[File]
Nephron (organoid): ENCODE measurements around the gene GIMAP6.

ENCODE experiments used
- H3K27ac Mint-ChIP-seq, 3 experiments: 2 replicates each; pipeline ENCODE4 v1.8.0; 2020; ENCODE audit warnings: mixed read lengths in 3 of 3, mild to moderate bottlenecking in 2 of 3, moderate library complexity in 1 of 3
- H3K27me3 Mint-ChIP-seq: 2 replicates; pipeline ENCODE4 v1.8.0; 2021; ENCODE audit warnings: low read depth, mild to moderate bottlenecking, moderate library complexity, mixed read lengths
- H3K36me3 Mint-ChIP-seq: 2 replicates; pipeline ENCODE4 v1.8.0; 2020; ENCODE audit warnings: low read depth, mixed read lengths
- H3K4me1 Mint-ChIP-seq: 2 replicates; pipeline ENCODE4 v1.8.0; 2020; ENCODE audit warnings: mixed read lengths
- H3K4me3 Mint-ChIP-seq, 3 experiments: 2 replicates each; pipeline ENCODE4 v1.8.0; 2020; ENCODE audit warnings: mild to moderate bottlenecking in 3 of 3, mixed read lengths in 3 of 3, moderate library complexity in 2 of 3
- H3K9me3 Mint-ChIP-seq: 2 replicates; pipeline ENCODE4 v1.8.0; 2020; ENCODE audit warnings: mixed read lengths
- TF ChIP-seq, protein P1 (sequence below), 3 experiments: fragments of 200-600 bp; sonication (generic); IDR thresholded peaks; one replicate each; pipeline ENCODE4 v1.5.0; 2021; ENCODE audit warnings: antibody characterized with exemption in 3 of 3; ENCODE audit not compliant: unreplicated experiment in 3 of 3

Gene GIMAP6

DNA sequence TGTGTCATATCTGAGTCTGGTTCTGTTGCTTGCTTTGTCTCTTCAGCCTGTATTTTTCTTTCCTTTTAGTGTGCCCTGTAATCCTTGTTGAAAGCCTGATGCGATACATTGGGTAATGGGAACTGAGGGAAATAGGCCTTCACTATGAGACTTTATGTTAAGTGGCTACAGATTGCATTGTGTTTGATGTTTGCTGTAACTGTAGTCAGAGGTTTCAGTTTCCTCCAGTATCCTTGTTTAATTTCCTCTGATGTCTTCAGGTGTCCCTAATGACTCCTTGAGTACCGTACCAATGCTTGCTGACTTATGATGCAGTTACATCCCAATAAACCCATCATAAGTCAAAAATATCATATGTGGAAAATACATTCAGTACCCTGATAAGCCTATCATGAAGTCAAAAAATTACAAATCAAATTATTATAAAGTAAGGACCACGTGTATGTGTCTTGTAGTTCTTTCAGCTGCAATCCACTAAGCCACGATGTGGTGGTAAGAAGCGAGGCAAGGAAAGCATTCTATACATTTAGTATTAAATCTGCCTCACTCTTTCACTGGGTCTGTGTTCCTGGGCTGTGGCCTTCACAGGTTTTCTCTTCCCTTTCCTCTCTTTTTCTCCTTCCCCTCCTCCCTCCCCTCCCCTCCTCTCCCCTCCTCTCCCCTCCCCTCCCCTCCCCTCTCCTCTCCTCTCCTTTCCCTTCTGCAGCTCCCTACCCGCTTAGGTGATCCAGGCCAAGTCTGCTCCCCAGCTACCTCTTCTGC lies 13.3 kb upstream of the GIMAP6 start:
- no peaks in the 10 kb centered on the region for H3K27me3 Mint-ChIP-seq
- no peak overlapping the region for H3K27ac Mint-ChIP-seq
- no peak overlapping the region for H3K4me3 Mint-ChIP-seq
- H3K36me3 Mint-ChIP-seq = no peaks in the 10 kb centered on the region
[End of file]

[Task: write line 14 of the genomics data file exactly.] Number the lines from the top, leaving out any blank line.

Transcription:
- no peak overlapping the region for H3K4me3 Mint-ChIP-seq